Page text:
Other countries do have free or universal healthcare but that will be for their own citizens. If you fall ill on holiday you will most likely be liable to pay for treatment. That could be for anything from a bandage to an operation. Obviously the more serious the condition, the more serious the cost.
Taking out travel insurance gives you the assurance that you can go on holiday without the worry of what will happen if something goes wrong. Think carefully about the type of insurance you might need as it could be that it isn’t enough to have insurance to pay for treatment, you may need to get home too. So don’t just compare policies based on cost, think about what they offer too.
Lastly, do remember to check things like your bank account for extra benefits. Some banks offer a decent level of travel insurance as a perk.
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Do I need it? You are not required to take out life insurance unless your mortgage provider stipulates it as a condition of lending you the money to buy your home.
For most people this is one of the insurance policies that they think they probably should have but don’t really know where to start, so don’t get round to it. If you have dependents – that means people that rely on you for an income or a roof over their head – it’s a good idea to find out more about what types of life insurance you can get should you pass away or get ill.
You may also want to consider critical illness cover. This does what it says on the tin – it usually involves a one off payment and means you will be supported financially should you be diagnosed with a condition listed in your policy.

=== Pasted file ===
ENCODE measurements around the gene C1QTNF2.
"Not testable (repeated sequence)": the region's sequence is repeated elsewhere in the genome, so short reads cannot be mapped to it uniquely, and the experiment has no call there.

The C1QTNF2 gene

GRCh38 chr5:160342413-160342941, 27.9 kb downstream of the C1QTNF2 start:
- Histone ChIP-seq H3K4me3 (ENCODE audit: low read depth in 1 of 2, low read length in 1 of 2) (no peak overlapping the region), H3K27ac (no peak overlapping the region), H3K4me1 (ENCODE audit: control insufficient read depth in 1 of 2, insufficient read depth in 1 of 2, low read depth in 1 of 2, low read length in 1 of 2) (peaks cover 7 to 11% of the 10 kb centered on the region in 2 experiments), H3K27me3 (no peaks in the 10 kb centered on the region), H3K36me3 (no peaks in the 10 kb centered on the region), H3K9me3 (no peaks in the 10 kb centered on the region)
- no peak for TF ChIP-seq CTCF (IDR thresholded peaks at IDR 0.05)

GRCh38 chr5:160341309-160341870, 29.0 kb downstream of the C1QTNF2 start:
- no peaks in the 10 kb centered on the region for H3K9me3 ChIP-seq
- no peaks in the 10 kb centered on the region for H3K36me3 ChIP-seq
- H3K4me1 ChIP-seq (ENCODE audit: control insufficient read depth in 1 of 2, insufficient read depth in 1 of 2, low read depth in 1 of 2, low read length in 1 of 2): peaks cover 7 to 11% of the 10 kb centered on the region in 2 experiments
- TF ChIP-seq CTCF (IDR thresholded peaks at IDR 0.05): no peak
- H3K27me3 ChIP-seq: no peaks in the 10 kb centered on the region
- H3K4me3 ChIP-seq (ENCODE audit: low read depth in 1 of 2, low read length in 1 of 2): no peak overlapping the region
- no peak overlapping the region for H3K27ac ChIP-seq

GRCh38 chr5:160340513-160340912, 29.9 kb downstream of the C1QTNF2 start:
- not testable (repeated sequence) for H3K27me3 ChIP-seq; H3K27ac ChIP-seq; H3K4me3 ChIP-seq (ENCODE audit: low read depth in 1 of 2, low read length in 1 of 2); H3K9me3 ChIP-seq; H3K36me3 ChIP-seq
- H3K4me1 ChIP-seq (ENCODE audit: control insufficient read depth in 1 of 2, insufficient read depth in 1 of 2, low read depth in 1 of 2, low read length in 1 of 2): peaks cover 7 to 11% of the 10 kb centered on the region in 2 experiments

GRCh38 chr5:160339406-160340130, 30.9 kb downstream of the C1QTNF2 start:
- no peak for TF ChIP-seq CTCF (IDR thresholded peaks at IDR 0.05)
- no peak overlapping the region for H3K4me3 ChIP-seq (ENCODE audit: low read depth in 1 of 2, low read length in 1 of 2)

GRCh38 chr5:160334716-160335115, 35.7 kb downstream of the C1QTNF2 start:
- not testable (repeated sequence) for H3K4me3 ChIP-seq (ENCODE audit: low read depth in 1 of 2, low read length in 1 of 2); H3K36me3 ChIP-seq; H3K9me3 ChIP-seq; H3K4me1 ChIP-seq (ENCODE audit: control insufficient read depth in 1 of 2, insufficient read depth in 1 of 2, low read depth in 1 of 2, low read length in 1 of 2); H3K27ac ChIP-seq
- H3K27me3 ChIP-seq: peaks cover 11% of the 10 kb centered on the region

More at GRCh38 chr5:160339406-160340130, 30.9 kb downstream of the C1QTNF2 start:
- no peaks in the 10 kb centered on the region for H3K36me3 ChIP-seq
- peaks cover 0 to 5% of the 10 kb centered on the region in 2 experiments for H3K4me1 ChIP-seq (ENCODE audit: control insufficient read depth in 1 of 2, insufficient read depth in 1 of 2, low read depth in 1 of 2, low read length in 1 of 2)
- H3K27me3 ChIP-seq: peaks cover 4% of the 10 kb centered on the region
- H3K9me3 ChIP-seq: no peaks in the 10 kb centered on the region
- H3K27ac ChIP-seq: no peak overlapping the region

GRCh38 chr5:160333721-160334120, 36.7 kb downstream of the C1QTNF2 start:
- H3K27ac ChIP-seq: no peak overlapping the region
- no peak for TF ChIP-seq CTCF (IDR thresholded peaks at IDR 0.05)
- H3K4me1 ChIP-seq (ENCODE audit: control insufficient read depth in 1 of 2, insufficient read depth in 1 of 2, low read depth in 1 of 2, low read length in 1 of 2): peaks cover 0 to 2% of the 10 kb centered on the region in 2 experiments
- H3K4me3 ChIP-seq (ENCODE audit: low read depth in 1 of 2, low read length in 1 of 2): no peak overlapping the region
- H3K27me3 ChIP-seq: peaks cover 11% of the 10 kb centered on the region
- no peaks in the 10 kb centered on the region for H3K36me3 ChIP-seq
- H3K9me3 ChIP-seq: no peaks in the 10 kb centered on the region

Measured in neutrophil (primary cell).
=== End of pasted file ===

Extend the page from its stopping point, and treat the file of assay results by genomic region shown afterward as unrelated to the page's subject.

The payment could cover things like paying for treatment, covering your mortgage or rent or reimburse you for changes to your home such as a wheelchair ramp. This type of cover is particularly useful for people who don’t have enough savings to fall back on should they fall ill. Make sure you aren’t covered for this as part of your employment package before paying out.
Do I need it? Well, it depends. This really is down to personal preference, what kind of pet you have and whether you are prepared to fork out if your pet gets ill or is involved in an accident.
A good starting point is to think about whether you can afford an unexpected vet’s bill. If you don’t have the cash for a large one off payment, then it is sensible to take out insurance as a monthly premium is far more affordable. Veterinary costs can go into the hundreds, sometimes thousands of pounds.
Again, this comes down to the same thing – peace of mind. If you have a dog or a cat then it really is worth considering. You can also get insurance for small mammals such as rabbits or hamsters but they tend to have shorter lifespans so it might not be worth it. However, a cat can live for 20 years and dogs for over 10-12 years. It is perhaps especially worth thinking about for when your pet gets older and needs more care.
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In our section dedicated to insurance, you’ll find all sort of really helpful articles about the insurance mentioned above and lots that you perhaps had never thought about.
*This is not financial or investment advice. Remember to do your own research and speak to a professional advisor before parting with any money.